An Ancestral Culture Enriching the Kitchen
Mukomere cyane! (I hope you are well in KinyaRwanda.)
Since the dawn of time, food has been a great way to build bridges between people.
November is a symbolic month in the United States where people gather around a special meal to share gratitude with loved ones but, foremost, always showing eternal gratitude to the Indigenous people of this beautiful land as they are the first stewards of this sacred and rich ancestral land.
I looked thoroughly for a Chef in our community who has mastered the ancestral art of gathering people around an exquisite meal while honoring the land we live on.
I was fortunate to be introduced to Chef Candace Stock by a dear friend. It is always hard to give justice to someone’s else illustrious life journey, hence I opted for letting Chef Candace do it herself:
“I grew up in rural Minnesota on the White Earth Reservation. My lineage is mixed, my mother is Native American and Black my father is German/European.
I moved to the East coast where I started my culinary career in high school and then attended the Culinary Institute of America in Hyde Park NY. From New York, I moved to North Carolina, working in catering and restaurants. I also spent some time in Montana before moving back to the Midwest. Moving from the Midwest to Virginia in the early 2000s provided a lot of new perspectives. The school I attended on the reservation included people who were White or Native, the Virginia schools had a very diverse student body.
In addressing my ethnicity, I was met with comments such as, “Oh, I thought natives had gone extinct,” “Did you live in a Teepee?” “Do they still have reservations?”
No matter how often I received these types of responses, people treated me like a novelty, calling me Pocahontas or Sacagawea. It wasn’t until I attended Culinary School that I was faced with individuals more like myself. There wasn’t a large Native population at Culinary Institute of America, but people there were eager to share their cultural identity.”
Next time you run into Chef Candace’s enchanting path, ask her what new recipe she is currently concocting!
Until our humble path cross again:
Muhorane Amata k’Uruhimbi! (May you always have milk in your home in KinyaRwanda.)
Where do you call home?
The Midwest is my home. I love being close to my family but also close to my cultural roots. Moving around and traveling to other countries, I was always “racially ambiguous.” It allowed me to fit in with different groups but also share a bit of my culture with every one of them.
What is the story of your passion for traveling the flavors of the world with your cuisine?
I knew early on that I wanted to be a chef and there has always been a notion that you have to start with French cooking. My first culinary classes were at the Le Cordon Bleu in Paris, France. My experience was polished and refined, decadent and rich. My time at the CIA led to a food, wine and agriculture trip to China, where I focused on developing flavor profiles. The cultural impact of my trip impacted how I viewed the structure of most culinary schools. The fundamentals in culinary school are all French techniques, French flavors. My schooling offered insight into many types of cuisine but the best way to learn more was to spend time with the people from all over the world and cook together, eat together and share our stories.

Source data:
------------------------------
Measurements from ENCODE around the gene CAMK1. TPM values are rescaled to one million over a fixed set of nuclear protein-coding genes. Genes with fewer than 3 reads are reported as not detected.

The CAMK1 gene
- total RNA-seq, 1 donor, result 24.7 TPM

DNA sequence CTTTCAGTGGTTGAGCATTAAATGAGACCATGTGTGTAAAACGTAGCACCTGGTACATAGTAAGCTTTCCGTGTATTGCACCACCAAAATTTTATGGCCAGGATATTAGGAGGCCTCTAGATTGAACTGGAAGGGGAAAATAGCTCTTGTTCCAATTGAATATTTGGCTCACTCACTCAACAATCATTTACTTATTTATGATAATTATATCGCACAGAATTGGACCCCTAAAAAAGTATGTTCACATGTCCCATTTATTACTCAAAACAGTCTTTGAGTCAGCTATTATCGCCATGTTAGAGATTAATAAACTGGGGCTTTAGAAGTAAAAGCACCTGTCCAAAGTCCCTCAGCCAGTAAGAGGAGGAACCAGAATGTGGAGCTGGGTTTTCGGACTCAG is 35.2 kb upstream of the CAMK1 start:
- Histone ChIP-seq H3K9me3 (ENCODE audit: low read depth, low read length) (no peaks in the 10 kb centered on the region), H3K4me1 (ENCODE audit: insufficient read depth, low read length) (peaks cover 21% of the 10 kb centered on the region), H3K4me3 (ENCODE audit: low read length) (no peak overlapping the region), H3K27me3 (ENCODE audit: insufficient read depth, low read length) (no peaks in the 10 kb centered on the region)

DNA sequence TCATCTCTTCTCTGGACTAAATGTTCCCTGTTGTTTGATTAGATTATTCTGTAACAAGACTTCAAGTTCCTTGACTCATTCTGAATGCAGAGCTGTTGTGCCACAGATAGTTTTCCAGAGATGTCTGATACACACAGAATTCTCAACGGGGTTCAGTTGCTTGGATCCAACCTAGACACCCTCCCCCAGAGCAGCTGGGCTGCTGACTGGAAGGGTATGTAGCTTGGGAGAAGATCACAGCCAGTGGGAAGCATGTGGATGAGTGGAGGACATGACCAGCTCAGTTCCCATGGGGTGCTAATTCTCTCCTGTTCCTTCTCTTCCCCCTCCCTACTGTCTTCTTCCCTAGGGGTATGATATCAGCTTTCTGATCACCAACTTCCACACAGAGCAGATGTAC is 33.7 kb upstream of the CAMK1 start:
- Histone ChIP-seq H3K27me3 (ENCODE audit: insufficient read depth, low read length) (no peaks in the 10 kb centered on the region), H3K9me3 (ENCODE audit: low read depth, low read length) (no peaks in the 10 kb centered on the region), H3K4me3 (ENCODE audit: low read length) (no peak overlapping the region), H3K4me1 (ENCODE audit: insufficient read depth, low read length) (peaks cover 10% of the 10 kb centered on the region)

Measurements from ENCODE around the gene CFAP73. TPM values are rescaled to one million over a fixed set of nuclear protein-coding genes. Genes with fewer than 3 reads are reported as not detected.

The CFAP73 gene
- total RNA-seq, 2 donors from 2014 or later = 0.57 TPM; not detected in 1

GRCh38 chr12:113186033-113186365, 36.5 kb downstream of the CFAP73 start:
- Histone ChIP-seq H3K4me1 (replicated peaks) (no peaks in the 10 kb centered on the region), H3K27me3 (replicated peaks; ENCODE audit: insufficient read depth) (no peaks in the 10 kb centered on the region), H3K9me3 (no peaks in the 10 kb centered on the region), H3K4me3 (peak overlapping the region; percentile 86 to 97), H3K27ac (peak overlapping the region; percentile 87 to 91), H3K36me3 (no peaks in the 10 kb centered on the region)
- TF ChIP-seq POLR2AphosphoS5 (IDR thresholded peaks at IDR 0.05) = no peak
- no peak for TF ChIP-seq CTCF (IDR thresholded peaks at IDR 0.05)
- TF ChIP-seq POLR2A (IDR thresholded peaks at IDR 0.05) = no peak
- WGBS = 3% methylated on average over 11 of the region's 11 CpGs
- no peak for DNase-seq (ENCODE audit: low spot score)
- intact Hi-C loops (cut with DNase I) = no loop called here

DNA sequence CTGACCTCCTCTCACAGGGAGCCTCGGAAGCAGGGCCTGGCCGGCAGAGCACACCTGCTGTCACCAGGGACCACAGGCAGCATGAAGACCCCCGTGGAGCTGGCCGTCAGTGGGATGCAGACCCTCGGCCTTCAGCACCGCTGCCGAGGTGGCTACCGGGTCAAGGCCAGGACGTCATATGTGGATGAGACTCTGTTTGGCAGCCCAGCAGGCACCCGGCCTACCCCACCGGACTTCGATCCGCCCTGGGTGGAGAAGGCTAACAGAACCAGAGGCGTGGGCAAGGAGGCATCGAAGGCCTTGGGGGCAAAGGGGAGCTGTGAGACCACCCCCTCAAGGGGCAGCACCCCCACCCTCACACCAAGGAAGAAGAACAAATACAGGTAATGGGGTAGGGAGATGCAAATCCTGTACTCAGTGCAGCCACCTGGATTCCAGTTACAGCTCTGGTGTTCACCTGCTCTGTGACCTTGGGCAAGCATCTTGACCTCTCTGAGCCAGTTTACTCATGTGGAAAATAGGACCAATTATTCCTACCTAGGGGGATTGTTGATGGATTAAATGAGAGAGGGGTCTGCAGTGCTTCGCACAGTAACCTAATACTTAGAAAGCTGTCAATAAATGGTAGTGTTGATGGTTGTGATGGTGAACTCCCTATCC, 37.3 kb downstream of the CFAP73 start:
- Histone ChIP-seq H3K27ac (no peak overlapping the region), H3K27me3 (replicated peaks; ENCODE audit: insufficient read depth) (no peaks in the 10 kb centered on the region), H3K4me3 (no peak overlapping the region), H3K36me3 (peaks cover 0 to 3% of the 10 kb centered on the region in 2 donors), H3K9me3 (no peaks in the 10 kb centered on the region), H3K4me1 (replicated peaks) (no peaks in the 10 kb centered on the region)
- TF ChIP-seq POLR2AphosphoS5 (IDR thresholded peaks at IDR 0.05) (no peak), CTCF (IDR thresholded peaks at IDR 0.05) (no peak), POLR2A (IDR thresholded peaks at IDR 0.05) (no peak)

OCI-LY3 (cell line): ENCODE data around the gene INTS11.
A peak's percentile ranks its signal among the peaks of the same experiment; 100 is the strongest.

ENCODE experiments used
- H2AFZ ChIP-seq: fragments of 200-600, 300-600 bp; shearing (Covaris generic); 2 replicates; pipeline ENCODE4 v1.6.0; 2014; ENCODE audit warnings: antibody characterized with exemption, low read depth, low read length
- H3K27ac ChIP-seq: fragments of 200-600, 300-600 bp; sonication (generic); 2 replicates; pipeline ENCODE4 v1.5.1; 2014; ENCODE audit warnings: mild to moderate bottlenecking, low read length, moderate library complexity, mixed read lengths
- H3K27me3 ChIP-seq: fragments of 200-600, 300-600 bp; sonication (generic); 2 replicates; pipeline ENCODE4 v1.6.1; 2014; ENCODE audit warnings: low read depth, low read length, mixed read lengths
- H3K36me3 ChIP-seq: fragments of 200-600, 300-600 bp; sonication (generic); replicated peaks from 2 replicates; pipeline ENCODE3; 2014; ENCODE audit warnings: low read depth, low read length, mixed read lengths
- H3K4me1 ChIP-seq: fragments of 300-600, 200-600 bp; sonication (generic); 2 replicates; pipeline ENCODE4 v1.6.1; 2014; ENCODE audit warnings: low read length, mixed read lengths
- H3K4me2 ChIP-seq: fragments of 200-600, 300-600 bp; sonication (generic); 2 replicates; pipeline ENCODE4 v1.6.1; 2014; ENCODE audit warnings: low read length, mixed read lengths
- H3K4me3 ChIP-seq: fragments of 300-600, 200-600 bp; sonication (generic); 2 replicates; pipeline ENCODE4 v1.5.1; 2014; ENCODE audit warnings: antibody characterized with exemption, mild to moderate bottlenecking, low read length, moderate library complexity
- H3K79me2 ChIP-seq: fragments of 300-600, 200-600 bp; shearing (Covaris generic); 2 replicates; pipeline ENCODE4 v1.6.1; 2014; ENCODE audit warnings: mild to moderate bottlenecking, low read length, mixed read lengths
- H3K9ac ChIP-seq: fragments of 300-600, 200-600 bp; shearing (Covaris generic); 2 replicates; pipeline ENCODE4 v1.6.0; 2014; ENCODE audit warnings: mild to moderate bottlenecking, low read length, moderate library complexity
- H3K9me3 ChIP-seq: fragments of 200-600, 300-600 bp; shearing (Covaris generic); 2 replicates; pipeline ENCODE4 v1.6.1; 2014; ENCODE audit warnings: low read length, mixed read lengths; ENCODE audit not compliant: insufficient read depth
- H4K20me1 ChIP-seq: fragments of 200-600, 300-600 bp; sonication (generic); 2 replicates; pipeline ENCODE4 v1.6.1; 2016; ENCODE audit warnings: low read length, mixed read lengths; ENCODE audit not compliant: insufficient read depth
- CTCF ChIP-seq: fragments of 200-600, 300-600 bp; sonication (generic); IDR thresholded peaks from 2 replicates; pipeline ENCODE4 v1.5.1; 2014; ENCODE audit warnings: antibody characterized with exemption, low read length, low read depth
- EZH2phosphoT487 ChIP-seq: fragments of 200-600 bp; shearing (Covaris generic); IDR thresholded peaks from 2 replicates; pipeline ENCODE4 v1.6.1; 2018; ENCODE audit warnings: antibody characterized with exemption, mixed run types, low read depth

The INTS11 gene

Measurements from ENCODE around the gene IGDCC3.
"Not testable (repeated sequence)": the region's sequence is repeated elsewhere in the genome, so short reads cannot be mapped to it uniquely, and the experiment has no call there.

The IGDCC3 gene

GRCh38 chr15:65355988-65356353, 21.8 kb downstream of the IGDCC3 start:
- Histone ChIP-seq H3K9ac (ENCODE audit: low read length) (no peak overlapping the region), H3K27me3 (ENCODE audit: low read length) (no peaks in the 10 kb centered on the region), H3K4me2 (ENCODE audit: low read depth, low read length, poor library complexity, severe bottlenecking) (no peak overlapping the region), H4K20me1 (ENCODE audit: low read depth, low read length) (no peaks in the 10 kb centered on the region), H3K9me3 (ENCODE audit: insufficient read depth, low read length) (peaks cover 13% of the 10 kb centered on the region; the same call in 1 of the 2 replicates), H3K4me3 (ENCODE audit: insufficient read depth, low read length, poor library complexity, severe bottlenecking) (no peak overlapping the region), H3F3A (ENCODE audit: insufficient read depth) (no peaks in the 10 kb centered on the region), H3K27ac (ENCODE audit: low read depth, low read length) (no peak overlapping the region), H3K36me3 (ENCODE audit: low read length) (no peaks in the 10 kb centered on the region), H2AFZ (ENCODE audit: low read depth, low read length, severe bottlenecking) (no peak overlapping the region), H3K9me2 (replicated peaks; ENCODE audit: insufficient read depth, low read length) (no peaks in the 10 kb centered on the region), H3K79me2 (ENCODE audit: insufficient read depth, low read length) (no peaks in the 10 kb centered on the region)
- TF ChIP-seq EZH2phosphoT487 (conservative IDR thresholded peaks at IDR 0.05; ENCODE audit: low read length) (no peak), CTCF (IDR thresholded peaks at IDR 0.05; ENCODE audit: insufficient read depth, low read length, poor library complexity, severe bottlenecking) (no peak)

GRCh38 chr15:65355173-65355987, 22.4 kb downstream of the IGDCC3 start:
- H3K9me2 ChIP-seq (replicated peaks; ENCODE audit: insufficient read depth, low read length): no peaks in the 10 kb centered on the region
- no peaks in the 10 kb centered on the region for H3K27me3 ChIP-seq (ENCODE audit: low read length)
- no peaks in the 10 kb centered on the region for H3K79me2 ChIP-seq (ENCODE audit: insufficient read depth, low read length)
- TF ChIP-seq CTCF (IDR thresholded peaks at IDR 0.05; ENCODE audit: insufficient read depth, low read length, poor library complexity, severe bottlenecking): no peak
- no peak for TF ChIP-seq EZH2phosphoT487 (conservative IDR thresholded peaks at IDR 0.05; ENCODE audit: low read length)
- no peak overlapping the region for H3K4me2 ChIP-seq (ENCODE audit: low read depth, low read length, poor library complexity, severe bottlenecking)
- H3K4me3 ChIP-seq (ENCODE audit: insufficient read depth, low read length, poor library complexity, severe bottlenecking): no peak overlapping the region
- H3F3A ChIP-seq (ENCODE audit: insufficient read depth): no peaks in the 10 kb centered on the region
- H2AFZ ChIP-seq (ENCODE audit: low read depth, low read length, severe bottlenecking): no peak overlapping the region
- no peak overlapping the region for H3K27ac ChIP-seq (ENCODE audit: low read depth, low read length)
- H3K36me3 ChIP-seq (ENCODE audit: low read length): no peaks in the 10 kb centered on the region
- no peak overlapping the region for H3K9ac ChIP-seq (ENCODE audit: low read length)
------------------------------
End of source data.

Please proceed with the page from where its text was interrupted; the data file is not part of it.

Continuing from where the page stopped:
What has been your experience as a Chef in the Red River Valley?
I work for a restaurant (Bernbaum’s) that has great respect for people. Our owners have given us a platform to share our skills, passions and identity with our community. We hosted an Indigenous dinner this past summer and will have another this November for Native American Heritage month.
After hosting our dinner in which we covered indigenous foods starting with Northern Canada down to South America, using local ingredients and family recipes, more opportunities have opened up to share. I have been able to cook for the Governor and the Dakota Tribal Leaders in Medora for the Theodore Roosevelt Presidential Library. I’ve had opportunities to work with the North American Traditional Indigenous Food Systems organization and have been presented with resources from Chef Shawn Sherman and Joseph Shawana.
What are some misconceptions about indigenous cuisine?
Our food is simple. It is, and at the same time, it is rich in medicine and spirituality. Our foods hold their own spirit and in order to benefit from the gifts that have been given to you, you must respect your ingredients.
Can you share some of the work you do in the community? How can others get involved?
I am looking to make a change in the food culture here in Fargo. We have incredible talents in the FM area and my future endeavor is to create a more accessible platform for other chefs to do what they love but also celebrate their culture. Food gathering helps to break down a lot of barriers in communities. The gift of nourishment can provide a better understanding of who we all are but also reciprocal love and respect. I am currently working on finding my own opportunities to share my knowledge and culture with the community whether it be teaching classes at the local universities, hosting dinners or partnering with local artists.
As a serial entrepreneur, what is the next problem you are trying to solve?
What can I bring to Fargo? My original plan was to start a catering company here and simply do weddings, corporate functions and events.
I have been in Fargo for four years now and still finding my place. What I would like to do is expand on our cultural food scene. This could even involve opening my own restaurant.
What is your vision for 2030 for the Fargo-Moorhead community?
Ideally, having a restaurant group that is culturally inclusive, and having a venue space for the diverse people that call this their home. Sharing commissary space and promoting other BIPOC restaurateurs and artists.